Tech News on G4
Nioh is far more than a Dark Souls clone
February 16, 2017
By Alexander Cattani - G4 Canada
It would be disingenuous to claim that Nioh doesn't borrow heavily from the Souls series of games. While Team Ninja's latest wears its inspiration on its sleeve, Nioh manages to introduce a multitude of meaningful mechanics that separate itself from genre contemporaries.
Nioh predominantly takes place in 1600's Japan during the conflict rampant Sengoku era and follows the escapades of William. After having his spirit guardian taken from him by the villainous Edward Kelly, William sets off on a tumultuous journey to the Land of the Rising Sun in search of retribution. The overall narrative in Nioh is amusing but takes a back seat to the rest of the game. While not forgettable, don't go in expecting a historically accurate account of Japanese history here.
Visually, Nioh fails to impress, with the exception of a handful of enemy bosses. Human enemies decked out in full samurai regalia should look menacing but largely come off as looking like the enemy fodder in an early PS3 era Dynasty Warriors title. The demons fare a bit better but not by much.
In regards to locations, some are rife with feudal Japanese iconography while others feel lifeless and drab. An overreliance on cavernous locales such as woods, caves and highlands made for little to no mission ambience. These settings aren't exactly lifeless in a doomed post-apocalyptic type of way but rather in a vacant and dull manner. Thankfully, only about half of Nioh's mission backdrops suffer from being this monotonous.
While these flaws may seem significant, they turn to mere nitpicks when compared to the game's complex and dynamic combat system. The moment-to-moment gameplay in Nioh is fast and frantic. Stamina management is absolutely essential if one wishes to survive the game's hostile environments. Simply charging into battle with little regard for your surroundings will only result in a quick death. Though simply waiting for your stamina, or KI as the game calls it, to recharge after a string of attacks isn't your only option. With a well-timed button press, KI can be immediately earned back. This system, also known as "KI pulse" rewards the keen player and keeps the flow of combat at a swift pace. Think Gears of War's active reload system applied to melee combat with stamina in place of ammo.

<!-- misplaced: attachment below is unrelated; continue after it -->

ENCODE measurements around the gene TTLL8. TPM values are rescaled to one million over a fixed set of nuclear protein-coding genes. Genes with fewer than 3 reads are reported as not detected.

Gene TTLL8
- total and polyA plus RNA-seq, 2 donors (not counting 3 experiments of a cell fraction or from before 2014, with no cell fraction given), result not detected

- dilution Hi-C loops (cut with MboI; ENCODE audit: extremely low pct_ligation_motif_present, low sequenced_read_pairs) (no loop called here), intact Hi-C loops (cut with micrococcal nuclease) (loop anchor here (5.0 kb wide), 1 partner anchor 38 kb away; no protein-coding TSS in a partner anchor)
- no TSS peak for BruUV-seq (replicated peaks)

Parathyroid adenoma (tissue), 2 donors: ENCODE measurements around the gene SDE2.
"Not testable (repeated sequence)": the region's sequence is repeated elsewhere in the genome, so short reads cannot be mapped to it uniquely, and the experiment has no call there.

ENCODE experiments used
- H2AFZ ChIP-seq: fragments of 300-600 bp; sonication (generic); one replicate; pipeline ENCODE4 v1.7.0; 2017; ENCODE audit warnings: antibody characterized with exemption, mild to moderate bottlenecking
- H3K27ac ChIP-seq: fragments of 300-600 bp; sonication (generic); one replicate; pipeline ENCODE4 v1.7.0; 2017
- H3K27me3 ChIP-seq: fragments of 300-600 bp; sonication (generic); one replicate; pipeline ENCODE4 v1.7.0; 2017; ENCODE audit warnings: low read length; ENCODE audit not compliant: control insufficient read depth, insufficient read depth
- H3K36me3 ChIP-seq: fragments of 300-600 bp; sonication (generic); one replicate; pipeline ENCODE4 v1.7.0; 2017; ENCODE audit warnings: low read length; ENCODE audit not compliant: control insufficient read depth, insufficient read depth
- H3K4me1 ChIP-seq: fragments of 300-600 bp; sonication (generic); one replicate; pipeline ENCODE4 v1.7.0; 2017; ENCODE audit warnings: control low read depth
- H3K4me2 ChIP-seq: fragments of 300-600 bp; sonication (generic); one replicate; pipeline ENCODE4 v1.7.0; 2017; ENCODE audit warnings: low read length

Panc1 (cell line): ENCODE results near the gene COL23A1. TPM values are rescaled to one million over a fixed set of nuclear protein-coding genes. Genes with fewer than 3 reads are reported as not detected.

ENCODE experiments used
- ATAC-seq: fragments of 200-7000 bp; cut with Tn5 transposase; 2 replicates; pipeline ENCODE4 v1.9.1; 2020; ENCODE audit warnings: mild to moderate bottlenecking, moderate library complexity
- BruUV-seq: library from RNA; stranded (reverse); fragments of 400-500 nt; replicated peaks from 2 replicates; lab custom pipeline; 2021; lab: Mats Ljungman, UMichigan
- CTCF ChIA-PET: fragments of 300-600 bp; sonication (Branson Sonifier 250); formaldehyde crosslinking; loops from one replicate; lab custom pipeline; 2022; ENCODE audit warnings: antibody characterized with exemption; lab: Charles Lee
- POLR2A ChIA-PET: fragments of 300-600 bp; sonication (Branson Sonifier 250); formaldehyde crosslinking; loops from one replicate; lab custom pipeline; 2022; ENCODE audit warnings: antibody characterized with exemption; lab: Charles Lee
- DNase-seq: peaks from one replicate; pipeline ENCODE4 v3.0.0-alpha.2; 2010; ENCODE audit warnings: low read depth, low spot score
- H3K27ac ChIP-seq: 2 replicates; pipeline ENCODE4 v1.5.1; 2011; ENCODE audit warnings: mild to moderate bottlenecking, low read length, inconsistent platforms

Each weapon has three stances, high, mid, and low. Attacks performed in the high stance consume more stamina but inflict a high amount of damage. Attacks doled out in the mid-position burn though less stamina but damage output is subsequently toned down. And finally, attacks performed in the low stance take little stamina to pull off but inflict minimal damage as a result. At first, I felt overwhelmed with such a myriad of readily available attack stances. That initial feeling slowly grew into a feeling of accommodation as I leveled up and gained new weaponry. Whether you prefer to be heavy and powerful, quick and nimble or something in between, Nioh will have options that suit you.
Upon leveling up and progressing through both main and side missions, you will gain the ability to customize your move set for specific weapons types via a surprisingly dense skill tree. Each skill takes experience earned from fallen enemies to learn. Reversals, parrys, charges and stylish finishers are amongst some of the potential new disciplines to be learned. Helpful videos that display how and when to use each move serve to mitigate some confusion. When it comes to upgrading your character, things are pretty standard fare.
Funneling experience into slots to support a certain play style is what some gamers will undoubtedly do upon starting their journey. But allocating experience points evenly across multiple areas is also a viable option. I started my playthrough doing just that because I was undecided on which avenue to go down. Did I want to be a tank-like warrior and absorb damage? Did I want to make quick work of my enemies at the cost of being weaker? When I had eventually discovered a style that resonated with me, I didn't feel like I had wasted anytime up until that point. Each confrontation was a learning experience and each upgrade point spent still bettered my overall character. This forgiving approach to character leveling is appreciated.
On their travels, players are sure to notice swords plunged into the ground with an ethereal red glow surrounding them. These mark the graves of fallen players who met their fate in the immediate area. Much like the Souls games, these markers can serve an educational purpose and can be the difference between running headfirst into an ambush, and approaching the next area with heightened caution. A unique twist on this feature, which debuted in the Souls series of games, is the ability to engage in combat with an NPC version of that specific fallen player. This inventive twist on the formula makes these graves more than just cautionary symbols. The multiplayer elements don't stop there. Players can join up with one another to tackle areas in tandem. Though it should be noted that at least one of the two players would have had to complete the selected level prior to joining up.
Nioh is more than a Dark Souls clone. Team Ninja's approach to combat and skill trees is deep and original. Furthermore, their willingness to expand on previous mechanics made popular by other titles shows that merely copying what worked isn't Team Ninja's M.O.
About G4 in Canada
G4 Canada (formerly TechTV Canada) launched in September 2001. G4 is the one and only television station that is plugged into every dimension of games, gear, gadgets and gigabytes. Owned Rogers Media Inc., the channel airs more than 24 original series. G4 is available on digital cable and satellite. For more information, see www.g4tv.ca.